To quote my favorite music artist Sara Bareilles: “Cue humble pie.”
When the data came flooding in, my hopes dropped. The responses were flush with quotes like the ones above. They said things like, “Being asked to do this is frustrating to me – the entire instructional video was frustrating to watch” and “[The diagrams] are poorly designed, and try to fit too much into one visual component.” Someone with a penchant for calling us twits said, “It takes useless pompous asses like you to come up with such inane concepts.”
Suffice it to say there was no parade, no fanfare. The very people who I thought might find SCT incredibly useful were questioning the foundations of our ideas and the utility of the diagrams. Not quite the revolution I was hoping for.
BUT, as I sat with the data, I realized I had focused on the negative (as I am prone to do—as I think most people are…right??). Many participants expressed that they were able to describe themselves in ways they couldn’t in other contexts: “This is the first survey I’ve taken that lets me explain my gender and sex outside of preset categories” and “I was able to describe the way I expressed myself specifically instead of having to use a label, which would lop me in with people that I may not identify with.”
Perhaps even more thrilling for me were the people who had the sorts of revelations I had when first encountering SCT: “The diagram gave me a fresh visual means of considering the gender/sex spectrum. It might reframe my thinking in the future” and “The mapping of the different aspects was something I have never seen before and actually gave me a whole new way of thinking about gender.” And perhaps my personal favorite: “I’ve never framed it that way before and I really like it. F*** the genderbread person.”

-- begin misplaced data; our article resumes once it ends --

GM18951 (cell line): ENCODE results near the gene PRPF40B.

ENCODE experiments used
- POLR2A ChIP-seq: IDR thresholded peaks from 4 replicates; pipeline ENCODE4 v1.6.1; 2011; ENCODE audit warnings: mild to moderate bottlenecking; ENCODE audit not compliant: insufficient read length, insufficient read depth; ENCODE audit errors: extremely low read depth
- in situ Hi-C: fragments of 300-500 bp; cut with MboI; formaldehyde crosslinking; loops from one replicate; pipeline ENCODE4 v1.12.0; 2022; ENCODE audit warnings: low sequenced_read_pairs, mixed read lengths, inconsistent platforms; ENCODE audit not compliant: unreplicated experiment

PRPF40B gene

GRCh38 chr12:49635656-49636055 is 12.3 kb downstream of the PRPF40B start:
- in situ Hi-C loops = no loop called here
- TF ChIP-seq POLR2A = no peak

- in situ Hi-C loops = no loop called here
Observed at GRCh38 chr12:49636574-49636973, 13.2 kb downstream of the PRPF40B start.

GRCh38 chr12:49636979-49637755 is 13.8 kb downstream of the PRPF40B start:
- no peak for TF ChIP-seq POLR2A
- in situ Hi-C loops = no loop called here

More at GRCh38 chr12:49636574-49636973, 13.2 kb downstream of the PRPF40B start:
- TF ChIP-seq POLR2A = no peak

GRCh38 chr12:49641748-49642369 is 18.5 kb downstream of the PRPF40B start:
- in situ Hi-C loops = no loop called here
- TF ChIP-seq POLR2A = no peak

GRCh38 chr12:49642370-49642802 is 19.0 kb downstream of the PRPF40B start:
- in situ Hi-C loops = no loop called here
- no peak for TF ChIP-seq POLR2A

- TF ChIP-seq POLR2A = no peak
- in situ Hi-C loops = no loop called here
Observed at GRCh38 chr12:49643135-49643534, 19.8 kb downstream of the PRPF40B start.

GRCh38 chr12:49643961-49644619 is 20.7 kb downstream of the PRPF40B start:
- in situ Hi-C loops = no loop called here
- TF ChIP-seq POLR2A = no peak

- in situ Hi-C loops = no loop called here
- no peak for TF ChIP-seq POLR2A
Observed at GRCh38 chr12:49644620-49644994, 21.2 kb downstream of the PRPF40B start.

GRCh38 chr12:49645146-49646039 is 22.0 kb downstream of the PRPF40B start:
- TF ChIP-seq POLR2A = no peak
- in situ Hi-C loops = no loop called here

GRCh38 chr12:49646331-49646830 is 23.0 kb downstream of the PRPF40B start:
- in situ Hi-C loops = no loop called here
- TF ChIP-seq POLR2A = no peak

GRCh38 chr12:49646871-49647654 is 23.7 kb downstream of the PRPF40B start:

Not only did we get these positive reactions (that, to be honest, may have made me tear up and/or laugh out loud a few times) but also our diagram data worked. People pointed out the sometimes-confusing complexity of the diagrams, but were able to fill them out in fascinating, meaningful ways. For most people, I could more clearly see the contours of their gendered ways of being—much more clearly than if I had only seen their responses to: “Are you a man, woman, or other?”
So I took my humble pie and gingerly walked back to a place of envisioning social change, just maybe on a smaller scale this time. Those people who saw the worth and utility of SCT may be forever changed by participating in my study—what more could I ask for??
More than anything, this experience made me realize that I have so much yet to learn. The challenges posed by my participants reminded me that this is why we collect data! This is why we don’t protect our theories from the real-world. We put our theories to test and they become all the better for it, despite the growing pains that might not feel the best as they’re happening. It also reminded me that investing emotionally in a project holds its dangers. But would I have it any other way? I don’t think so.
van Anders, S. M. (2015). Beyond sexual orientation: Integrating gender/sex and diverse sexualities via sexual configurations theory. Archives of Sexual Behavior, 44, 1177-1213.
Schudson, Z. C., Dibble, E. R., & van Anders, S. M. (2017). Gender/sex and sexual diversity via sexual configurations theory: Insights from a qualitative study with gender and sexual minorities. Psychology of Sexual Orientation and Gender Diversity, 4(4), 422-437.
Will Beischel is a second-year PhD student in Psychology at the University of Michigan. His work focuses on the diverse ways people think about their gender/sex and sexuality and how to capture that diversity in psychological research.